Unfortunately, my dreams focus on challenging personal relationships with colleagues, government intrusion into education through irrelevant standardized testing, the “big box” transformation of educational materials into a “one size fits none” product, and painful racial tensions between administration, staff and parents at my urban/suburban elementary school.
Since I had the fortune to have a second career as a university administrator, those ivy walled dreams mainly focus on my abrupt exit due to unrealistic support for my too large portfolio and staff members who I served for eight years and never said “goodbye” or “thank you.” My boss and his wife, who was also a teaching colleague, make regular appearances.
Work place injustices
I am totally certain you have your own positive experiences of being in the flow of your profession, but you might also be a generator of these work nightmares. Sara Jaffe is a journalist who has been covering work, the nature of work, and workers’ struggles for over a decade. She illuminates some of the core reasons we can’t let our former lives go in her book Work Won’t Love You Back. Although the title is somewhat light-hearted, this is a well-researched volume on the root causes of the mistreatment of workers in America and elsewhere. There are specific chapters on professions which will resonate with the reader: domestic work, teaching, retail, nonprofits, art, academia, technology, and sports. One of Jaffe’s main premises is that in the helping and artistic professions, the world of work takes advantage of those who buy into the idea that “fulfillment, pleasure, meaning and joy” are most important, not a living wage or sustainable lifestyle.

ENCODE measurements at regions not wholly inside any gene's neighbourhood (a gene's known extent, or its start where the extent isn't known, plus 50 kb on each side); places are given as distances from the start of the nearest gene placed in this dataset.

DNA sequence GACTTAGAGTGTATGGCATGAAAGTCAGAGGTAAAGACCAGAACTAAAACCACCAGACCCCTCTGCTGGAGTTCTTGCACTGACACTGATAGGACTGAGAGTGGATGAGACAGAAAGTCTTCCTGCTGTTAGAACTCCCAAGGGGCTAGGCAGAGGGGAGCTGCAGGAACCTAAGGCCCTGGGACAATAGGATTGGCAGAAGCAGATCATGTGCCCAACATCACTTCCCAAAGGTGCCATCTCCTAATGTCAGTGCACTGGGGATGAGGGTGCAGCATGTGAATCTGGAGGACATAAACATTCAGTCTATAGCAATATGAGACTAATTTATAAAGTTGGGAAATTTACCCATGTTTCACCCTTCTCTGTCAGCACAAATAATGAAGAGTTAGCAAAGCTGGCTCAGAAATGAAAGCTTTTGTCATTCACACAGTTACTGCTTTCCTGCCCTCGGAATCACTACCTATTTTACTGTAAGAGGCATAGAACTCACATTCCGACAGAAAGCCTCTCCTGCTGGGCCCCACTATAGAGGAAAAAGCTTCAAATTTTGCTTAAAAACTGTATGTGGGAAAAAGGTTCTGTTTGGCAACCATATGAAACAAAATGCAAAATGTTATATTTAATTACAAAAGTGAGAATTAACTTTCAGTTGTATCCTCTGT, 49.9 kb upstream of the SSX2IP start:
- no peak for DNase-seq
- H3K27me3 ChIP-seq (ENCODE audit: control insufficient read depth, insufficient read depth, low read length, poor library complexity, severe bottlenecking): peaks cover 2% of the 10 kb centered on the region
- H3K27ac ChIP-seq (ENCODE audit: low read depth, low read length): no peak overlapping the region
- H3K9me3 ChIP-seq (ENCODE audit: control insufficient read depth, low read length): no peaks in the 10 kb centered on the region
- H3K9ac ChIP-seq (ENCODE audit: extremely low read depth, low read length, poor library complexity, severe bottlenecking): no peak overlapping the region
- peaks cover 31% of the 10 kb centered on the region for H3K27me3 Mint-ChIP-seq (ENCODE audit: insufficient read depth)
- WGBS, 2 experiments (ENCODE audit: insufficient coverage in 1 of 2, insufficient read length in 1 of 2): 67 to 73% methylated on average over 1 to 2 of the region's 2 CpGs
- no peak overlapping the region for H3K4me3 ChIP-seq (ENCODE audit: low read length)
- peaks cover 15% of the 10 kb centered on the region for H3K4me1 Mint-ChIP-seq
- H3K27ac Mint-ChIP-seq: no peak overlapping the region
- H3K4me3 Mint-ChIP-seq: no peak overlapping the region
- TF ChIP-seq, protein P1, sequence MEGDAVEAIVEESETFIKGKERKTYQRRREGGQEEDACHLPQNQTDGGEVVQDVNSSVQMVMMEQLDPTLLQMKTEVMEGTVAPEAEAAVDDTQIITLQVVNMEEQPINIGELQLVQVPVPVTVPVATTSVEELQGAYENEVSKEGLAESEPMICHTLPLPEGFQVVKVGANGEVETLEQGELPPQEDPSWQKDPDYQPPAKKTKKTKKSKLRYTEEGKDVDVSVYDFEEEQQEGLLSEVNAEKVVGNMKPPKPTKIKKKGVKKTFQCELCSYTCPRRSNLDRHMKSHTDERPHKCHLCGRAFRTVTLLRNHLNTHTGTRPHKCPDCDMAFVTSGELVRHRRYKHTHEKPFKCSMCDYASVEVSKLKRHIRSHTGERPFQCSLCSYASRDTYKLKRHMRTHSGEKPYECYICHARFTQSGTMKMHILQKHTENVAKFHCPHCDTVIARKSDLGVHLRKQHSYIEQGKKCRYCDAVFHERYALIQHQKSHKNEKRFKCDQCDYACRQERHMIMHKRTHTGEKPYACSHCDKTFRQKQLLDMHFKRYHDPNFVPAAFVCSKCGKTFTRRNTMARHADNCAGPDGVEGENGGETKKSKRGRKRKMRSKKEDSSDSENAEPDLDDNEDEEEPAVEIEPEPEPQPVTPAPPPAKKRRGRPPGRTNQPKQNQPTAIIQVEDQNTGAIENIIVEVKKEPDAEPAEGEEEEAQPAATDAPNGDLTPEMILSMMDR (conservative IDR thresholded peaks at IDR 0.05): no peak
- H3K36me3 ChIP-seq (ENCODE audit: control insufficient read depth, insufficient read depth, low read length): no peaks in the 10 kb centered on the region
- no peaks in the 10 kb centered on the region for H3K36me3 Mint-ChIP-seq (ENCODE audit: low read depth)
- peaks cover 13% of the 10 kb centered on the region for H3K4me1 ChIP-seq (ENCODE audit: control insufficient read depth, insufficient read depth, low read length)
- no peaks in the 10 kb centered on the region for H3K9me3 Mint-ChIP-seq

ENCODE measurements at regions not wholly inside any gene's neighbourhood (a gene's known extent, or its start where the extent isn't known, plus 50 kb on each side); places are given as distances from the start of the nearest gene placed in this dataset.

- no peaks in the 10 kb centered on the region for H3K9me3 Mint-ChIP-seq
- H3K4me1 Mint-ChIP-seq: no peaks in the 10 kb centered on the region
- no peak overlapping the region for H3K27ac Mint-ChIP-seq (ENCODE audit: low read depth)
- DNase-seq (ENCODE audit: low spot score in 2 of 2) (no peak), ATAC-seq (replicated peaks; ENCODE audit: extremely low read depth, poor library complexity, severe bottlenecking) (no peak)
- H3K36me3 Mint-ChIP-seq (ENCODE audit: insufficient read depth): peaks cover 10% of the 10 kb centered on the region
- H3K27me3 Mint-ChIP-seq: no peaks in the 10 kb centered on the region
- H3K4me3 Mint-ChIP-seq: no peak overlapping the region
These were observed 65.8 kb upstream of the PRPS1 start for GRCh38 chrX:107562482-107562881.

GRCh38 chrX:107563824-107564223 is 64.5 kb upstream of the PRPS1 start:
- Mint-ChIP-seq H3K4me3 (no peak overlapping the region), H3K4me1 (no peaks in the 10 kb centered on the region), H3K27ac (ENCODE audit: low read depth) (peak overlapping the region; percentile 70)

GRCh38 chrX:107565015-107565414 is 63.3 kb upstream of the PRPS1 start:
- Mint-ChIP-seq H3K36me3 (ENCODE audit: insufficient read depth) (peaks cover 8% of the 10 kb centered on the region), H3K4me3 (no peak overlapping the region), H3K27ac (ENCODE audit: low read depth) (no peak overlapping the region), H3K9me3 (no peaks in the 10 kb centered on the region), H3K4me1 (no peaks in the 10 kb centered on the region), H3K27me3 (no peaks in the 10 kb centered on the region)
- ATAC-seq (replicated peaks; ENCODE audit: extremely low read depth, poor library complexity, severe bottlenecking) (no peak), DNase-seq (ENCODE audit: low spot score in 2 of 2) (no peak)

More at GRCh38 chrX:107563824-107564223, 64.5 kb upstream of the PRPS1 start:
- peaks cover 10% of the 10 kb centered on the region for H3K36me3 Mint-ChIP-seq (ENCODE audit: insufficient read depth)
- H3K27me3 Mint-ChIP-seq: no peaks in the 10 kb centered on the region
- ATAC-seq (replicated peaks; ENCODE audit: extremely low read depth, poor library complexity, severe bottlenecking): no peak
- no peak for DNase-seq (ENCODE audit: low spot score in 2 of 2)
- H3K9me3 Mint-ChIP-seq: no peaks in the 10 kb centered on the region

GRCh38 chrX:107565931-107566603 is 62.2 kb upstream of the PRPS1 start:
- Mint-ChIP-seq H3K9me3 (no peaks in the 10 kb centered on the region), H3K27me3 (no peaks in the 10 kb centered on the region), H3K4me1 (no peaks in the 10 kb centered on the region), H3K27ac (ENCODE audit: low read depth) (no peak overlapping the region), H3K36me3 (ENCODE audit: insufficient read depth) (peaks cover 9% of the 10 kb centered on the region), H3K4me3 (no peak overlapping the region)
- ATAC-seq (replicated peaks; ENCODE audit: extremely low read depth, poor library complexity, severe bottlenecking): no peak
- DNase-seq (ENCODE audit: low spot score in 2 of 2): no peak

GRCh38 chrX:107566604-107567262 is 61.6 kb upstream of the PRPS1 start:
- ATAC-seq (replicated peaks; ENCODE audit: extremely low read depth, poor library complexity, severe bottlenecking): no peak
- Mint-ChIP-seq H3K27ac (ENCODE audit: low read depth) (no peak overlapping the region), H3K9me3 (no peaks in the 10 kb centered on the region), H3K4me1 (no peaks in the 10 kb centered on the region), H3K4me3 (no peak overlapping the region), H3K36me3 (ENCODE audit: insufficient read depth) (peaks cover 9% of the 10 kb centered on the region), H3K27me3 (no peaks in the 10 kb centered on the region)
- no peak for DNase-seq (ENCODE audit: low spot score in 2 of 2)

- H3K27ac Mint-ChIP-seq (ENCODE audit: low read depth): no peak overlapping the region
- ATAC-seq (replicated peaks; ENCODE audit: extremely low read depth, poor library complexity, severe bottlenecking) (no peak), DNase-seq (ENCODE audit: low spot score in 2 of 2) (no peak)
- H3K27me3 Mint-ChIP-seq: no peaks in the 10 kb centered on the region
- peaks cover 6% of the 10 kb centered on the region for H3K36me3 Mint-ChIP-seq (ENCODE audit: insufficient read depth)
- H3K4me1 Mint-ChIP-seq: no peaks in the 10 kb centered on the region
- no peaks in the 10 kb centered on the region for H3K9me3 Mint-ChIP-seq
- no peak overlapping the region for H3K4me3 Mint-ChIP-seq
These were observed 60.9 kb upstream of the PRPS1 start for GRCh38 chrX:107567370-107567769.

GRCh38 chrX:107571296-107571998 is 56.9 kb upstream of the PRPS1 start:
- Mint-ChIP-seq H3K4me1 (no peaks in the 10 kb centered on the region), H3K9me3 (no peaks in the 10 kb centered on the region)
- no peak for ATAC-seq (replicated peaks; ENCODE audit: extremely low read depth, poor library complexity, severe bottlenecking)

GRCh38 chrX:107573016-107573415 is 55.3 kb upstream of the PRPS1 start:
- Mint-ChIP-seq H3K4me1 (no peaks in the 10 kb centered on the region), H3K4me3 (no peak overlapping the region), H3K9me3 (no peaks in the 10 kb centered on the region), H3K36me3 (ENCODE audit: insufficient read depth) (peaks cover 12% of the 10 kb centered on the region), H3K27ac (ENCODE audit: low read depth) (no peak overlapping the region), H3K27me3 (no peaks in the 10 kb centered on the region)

A second assertion has been highlighted by the pandemic. America has been running on the energy of interchangeable workers who must be available around the clock with little independence or job satisfaction, resulting in ill health, anxiety, stress and general dissatisfaction.
World history is clear in its treatment of workers
The economic root for this global affliction is an economic term, "neo-liberalism." To simplify the concept, neo-liberalism which was embraced most famously by Ronald Regan and Margaret Thatcher, is the idea that “everything we want and need must be found with a price tag attached.” It is reflected in privatization, deregulation, globalization, austerity and reduced government spending, the antithesis to the “Fordist Compromise,” which the Ford Motor Company developed at the turn of the 20th century. This concept traded fair wages, health care, vacation days and a pension for work in the factory five-eight hour days per week. Such was the landscape of employment for many years until the end of the 1970’s. Surprisingly, neo-liberalism had its roots in Chile when Augusto Pinochet overthrew Salvador Allende and reorganized his country with the help of American economists. Because the post-World War II boom was ending, these ideas gained traction around the world.